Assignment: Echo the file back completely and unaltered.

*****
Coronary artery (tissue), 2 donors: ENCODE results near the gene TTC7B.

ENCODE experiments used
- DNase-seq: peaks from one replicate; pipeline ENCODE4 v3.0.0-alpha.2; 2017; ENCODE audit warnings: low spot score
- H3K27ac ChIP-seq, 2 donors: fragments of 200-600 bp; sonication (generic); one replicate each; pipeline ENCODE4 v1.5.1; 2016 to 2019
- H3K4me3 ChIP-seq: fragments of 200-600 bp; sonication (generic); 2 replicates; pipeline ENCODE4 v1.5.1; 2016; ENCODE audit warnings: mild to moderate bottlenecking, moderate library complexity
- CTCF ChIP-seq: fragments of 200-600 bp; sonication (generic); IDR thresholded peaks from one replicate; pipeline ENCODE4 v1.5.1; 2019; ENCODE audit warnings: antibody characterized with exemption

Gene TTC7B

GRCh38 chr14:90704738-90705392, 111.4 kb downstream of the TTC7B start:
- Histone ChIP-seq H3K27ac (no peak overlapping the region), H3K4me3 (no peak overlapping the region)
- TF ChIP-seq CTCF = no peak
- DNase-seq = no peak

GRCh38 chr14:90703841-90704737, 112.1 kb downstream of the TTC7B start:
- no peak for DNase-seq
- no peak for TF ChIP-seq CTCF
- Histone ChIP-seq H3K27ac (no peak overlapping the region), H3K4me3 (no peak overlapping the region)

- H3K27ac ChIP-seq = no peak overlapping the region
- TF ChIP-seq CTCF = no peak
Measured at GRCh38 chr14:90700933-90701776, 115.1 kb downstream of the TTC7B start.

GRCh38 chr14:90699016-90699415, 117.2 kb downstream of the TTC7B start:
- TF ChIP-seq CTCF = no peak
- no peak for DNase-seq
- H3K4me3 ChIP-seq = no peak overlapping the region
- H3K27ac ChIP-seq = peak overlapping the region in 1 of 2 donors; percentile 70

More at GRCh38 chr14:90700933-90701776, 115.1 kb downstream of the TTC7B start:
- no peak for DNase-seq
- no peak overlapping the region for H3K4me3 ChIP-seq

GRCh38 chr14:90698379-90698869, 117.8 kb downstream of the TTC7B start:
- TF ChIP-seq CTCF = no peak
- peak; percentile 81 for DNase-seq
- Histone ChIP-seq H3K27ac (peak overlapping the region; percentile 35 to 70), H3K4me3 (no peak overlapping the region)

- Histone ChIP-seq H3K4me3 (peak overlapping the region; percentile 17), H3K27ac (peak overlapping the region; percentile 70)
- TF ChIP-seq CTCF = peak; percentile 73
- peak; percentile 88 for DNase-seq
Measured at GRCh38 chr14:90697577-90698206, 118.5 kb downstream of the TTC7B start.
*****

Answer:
Coronary artery (tissue), 2 donors: ENCODE results near the gene TTC7B.

ENCODE experiments used
- DNase-seq: peaks from one replicate; pipeline ENCODE4 v3.0.0-alpha.2; 2017; ENCODE audit warnings: low spot score
- H3K27ac ChIP-seq, 2 donors: fragments of 200-600 bp; sonication (generic); one replicate each; pipeline ENCODE4 v1.5.1; 2016 to 2019
- H3K4me3 ChIP-seq: fragments of 200-600 bp; sonication (generic); 2 replicates; pipeline ENCODE4 v1.5.1; 2016; ENCODE audit warnings: mild to moderate bottlenecking, moderate library complexity
- CTCF ChIP-seq: fragments of 200-600 bp; sonication (generic); IDR thresholded peaks from one replicate; pipeline ENCODE4 v1.5.1; 2019; ENCODE audit warnings: antibody characterized with exemption

Gene TTC7B

GRCh38 chr14:90704738-90705392, 111.4 kb downstream of the TTC7B start:
- Histone ChIP-seq H3K27ac (no peak overlapping the region), H3K4me3 (no peak overlapping the region)
- TF ChIP-seq CTCF = no peak
- DNase-seq = no peak

GRCh38 chr14:90703841-90704737, 112.1 kb downstream of the TTC7B start:
- no peak for DNase-seq
- no peak for TF ChIP-seq CTCF
- Histone ChIP-seq H3K27ac (no peak overlapping the region), H3K4me3 (no peak overlapping the region)

- H3K27ac ChIP-seq = no peak overlapping the region
- TF ChIP-seq CTCF = no peak
Measured at GRCh38 chr14:90700933-90701776, 115.1 kb downstream of the TTC7B start.

GRCh38 chr14:90699016-90699415, 117.2 kb downstream of the TTC7B start:
- TF ChIP-seq CTCF = no peak
- no peak for DNase-seq
- H3K4me3 ChIP-seq = no peak overlapping the region
- H3K27ac ChIP-seq = peak overlapping the region in 1 of 2 donors; percentile 70

More at GRCh38 chr14:90700933-90701776, 115.1 kb downstream of the TTC7B start:
- no peak for DNase-seq
- no peak overlapping the region for H3K4me3 ChIP-seq

GRCh38 chr14:90698379-90698869, 117.8 kb downstream of the TTC7B start:
- TF ChIP-seq CTCF = no peak
- peak; percentile 81 for DNase-seq
- Histone ChIP-seq H3K27ac (peak overlapping the region; percentile 35 to 70), H3K4me3 (no peak overlapping the region)

- Histone ChIP-seq H3K4me3 (peak overlapping the region; percentile 17), H3K27ac (peak overlapping the region; percentile 70)
- TF ChIP-seq CTCF = peak; percentile 73
- peak; percentile 88 for DNase-seq
Measured at GRCh38 chr14:90697577-90698206, 118.5 kb downstream of the TTC7B start.